But if you stick with it, and share my fascination with the many strange shapes that the genre can twist itself into in its quest to find new ways to unsettle us, if you dive into the world of AHS, you may see it as the densely-illustrated rollercoaster ride through the history of the genre that (I think) it’s designed to be.
The best possible locus for this kind of thing, as Stephen King and Stanley Kubrick realised in very different ways, is the haunted house with the mysterious history of violent death. Many years ago, a great friend of mine, the late Scottish screenwriter John Brown, wrote a brilliant analysis of The Shining called The Impossible Object, whose argument was that the Overlook Hotel couldn’t possibly contain all the paradoxes that Kubrick and his screenwriter had packed it with. It was designed as a self-cancelling-out compendium of the genre – it’s not just “Jack Torrance is going insane” or “the ghosts are projections from Torrance’s conscience” or “the Overlook belongs to something ancient and evil” – it’s all of the above. And American Horror Story‘s Murder House takes a very conscious leaf from the Overlook’s guest-book.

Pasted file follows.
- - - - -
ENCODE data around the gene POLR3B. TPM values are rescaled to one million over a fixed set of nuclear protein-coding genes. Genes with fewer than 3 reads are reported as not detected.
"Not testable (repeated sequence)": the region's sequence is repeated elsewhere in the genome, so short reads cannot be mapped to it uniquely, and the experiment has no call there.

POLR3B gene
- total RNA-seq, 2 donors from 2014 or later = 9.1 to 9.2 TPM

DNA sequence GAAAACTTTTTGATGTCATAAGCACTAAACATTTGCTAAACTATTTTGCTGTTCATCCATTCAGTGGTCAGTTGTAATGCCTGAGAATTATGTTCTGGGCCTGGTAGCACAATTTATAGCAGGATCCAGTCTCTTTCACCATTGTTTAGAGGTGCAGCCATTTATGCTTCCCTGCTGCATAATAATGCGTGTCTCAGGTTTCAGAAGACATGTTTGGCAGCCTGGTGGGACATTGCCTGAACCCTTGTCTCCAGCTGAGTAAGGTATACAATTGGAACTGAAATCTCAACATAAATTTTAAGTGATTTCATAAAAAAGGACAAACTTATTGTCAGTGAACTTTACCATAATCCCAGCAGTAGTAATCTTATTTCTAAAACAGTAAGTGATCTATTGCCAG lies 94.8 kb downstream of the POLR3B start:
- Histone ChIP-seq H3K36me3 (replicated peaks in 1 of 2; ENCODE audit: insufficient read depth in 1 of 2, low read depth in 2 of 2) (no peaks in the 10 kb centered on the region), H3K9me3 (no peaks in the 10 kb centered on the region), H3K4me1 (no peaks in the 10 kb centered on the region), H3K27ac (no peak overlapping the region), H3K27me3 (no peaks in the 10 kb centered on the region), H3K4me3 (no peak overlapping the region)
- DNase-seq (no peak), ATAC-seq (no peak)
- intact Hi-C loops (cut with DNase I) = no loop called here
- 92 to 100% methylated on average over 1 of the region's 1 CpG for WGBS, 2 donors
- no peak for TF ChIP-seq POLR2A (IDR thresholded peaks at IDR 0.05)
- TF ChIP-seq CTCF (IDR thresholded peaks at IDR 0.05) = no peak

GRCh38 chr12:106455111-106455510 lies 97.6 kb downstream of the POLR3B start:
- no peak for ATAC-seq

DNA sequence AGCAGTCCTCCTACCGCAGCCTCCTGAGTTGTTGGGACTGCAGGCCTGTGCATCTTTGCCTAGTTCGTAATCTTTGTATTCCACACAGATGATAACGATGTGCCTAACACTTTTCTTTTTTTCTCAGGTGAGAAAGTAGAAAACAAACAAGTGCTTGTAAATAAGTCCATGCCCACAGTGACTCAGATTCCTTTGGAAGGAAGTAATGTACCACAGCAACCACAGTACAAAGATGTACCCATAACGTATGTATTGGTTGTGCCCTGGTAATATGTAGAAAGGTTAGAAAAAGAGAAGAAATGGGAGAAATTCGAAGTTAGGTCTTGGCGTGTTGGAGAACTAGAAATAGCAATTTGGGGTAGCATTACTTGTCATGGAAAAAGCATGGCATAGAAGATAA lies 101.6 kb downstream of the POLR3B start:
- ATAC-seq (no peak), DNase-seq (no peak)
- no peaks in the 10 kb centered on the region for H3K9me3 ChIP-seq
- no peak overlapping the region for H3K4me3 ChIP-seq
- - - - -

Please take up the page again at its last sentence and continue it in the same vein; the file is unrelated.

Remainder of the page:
I think the point at which I realised Falchuk and Murphy’s show was a ground-breaking piece of genre-bending brilliance was the fourth episode, Hallowe’en (Part One). A carefully-crafted teeter-totter of interconnected horrorshows, the story switchbacks between the pasts of two of the Murder House’s previous sets of inhabitants – a drug-addicted ’20s abortionist servicing Hollywood starlets in trouble, and a modern gay couple stuck in negative equity. In the present day, avatars of all these characters (and more) roam the house, some visible, some not.
The current inhabitants – a shrink and his pregnant wife, trying to recover from his cheating and her miscarriage – are dealing with, respectively, a mysterious Burned Man who’s trying to blackmail $1000 out of them for the headshots he needs to kickstart his acting career, and a pregnant former lover/student of the husband, who’s turned up looking to take over his life. And the couple’s ‘troubled’ daughter is falling in love with a Kurt Cobain lookalike who’s blissfully unaware that he shot up his high school with automatic weapons and is, like about six-tenths of the regular cast, a ghost.